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Software Tools

IBM DB2 software

IBM's DB2 is a comprehensive relational database management system (RDBMS). Application versions are available for both desktops and servers and run on a variety of platforms. Unsupported open source versions are available.

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Tags: data integration,data storage,database Contributor: JB, MG Cost: Cost-basis
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HydroDesktop is a free and open source desktop application developed in C# .NET that serves as a client for CUAHSI HIS WaterOneFlow web services data and includes data discovery, download, visualization, editing, and integration with other analysis and modeling tools.

HydroDesktop is intended to solve the problem of how to obtain, organize, and manage hydrologic data on a user’s computer to support analysis and modeling. HydroDesktop is a platform for the integration of hydrologic data, which can be used in analysis applications such as R, MATLAB, and Excel, or in custom code developed by the end user. The HydroDesktop design paradigm includes the use of a plug-in architecture and data abstraction layer that will allow extension of the core functionality. HydroDesktop provides local access to data obtained from distributed data services that are part of the Internet-based, SOA that the CUAHSI HIS project has developed for the sharing of hydrologic data.

HydroDesktop is designed to be useful for a number of different groups of users with a wide variety of needs and skill levels including: university faculty, graduate and undergraduate students, K-12 students, engineering and scientific consultants, and others. HydroDesktop is for users primarily interested in discovering and retrieving observational data from the HIS system for use within HydroDeskop itself, or in other analytical and modeling applications installed on their local computer.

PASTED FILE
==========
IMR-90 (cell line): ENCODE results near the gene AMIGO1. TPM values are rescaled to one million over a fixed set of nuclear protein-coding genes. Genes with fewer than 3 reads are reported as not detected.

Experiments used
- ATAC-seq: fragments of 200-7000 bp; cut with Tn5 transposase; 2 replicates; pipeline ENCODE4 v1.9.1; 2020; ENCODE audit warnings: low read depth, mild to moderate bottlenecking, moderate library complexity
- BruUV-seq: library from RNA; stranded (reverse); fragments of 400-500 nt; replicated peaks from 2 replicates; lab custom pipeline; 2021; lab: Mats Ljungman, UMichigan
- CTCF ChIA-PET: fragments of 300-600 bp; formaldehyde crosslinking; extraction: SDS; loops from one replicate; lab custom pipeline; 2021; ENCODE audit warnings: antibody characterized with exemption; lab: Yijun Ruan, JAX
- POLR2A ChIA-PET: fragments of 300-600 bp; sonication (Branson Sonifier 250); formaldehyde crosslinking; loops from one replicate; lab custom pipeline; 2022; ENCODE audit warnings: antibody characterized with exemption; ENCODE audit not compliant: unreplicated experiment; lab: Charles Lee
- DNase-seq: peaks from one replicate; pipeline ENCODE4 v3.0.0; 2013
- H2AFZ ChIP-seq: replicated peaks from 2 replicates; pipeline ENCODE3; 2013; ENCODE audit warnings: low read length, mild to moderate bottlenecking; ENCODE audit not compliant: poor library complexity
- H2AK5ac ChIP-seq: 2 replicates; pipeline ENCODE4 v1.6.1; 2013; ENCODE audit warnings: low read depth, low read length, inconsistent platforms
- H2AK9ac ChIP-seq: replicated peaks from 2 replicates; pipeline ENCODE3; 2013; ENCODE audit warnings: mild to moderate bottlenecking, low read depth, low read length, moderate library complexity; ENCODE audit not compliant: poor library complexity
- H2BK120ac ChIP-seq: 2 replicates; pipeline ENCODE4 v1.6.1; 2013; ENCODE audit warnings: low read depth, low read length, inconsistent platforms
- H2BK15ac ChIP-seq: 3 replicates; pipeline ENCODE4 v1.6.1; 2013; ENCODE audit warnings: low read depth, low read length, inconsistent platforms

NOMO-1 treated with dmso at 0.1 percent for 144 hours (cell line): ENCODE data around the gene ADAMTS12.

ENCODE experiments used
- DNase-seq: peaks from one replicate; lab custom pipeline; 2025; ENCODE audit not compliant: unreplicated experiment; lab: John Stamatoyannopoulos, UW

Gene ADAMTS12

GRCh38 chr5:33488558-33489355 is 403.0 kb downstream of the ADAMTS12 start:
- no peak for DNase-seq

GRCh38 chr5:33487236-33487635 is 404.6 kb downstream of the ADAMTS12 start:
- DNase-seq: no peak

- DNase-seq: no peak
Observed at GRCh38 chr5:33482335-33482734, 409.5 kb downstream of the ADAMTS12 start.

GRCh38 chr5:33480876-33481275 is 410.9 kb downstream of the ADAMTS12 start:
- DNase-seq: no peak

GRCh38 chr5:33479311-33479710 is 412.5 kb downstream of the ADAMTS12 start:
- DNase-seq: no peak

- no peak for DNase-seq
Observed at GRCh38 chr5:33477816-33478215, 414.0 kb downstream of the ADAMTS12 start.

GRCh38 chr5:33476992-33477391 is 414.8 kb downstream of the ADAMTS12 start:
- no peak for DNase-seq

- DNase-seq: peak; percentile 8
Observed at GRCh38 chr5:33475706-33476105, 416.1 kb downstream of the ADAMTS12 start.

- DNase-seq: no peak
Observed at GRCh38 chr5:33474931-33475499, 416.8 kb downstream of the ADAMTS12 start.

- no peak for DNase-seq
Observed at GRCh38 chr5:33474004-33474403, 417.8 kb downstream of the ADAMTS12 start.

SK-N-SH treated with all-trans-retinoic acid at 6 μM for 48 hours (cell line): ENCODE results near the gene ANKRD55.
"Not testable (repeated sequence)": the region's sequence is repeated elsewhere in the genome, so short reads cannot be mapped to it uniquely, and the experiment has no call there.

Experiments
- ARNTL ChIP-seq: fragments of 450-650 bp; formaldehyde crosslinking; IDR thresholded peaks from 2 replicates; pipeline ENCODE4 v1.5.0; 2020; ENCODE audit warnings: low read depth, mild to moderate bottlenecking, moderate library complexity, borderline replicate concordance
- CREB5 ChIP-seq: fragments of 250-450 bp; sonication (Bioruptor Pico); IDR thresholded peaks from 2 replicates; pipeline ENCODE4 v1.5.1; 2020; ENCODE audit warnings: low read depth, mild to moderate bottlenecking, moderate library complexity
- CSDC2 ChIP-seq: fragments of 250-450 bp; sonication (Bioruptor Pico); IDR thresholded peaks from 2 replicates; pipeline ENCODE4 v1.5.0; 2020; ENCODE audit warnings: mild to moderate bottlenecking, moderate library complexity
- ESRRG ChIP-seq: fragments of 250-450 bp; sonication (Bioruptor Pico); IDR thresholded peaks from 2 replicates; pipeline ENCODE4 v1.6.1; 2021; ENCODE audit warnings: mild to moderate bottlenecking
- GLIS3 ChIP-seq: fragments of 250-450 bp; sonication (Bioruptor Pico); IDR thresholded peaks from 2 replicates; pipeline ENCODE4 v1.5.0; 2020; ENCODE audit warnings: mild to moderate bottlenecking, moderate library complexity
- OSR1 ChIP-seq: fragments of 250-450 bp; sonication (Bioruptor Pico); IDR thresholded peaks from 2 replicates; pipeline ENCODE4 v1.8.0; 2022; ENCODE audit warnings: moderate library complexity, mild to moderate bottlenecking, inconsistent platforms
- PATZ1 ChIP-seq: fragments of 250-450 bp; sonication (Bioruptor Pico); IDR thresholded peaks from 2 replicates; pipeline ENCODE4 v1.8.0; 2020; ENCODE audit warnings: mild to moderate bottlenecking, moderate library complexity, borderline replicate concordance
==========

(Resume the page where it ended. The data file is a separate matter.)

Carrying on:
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Ames, D. P., Horsburgh, J., Goodall, J., Whiteaker, T., Tarboton, D., Maidment, D. (2009). "Introducing the Open

Tags: hydrology Contributor: Cost: Free
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Hydrant is a web-based scientific workflow application that is designed to interact with the open source scientific workflow tool Kepler, enabling efficient, user-friendly scientific workflow processing. Hydrant allows scientists to: discover, view and load Kepler workflows; view and edit properties of Kepler Actors; execute workflows; and share workflows and results.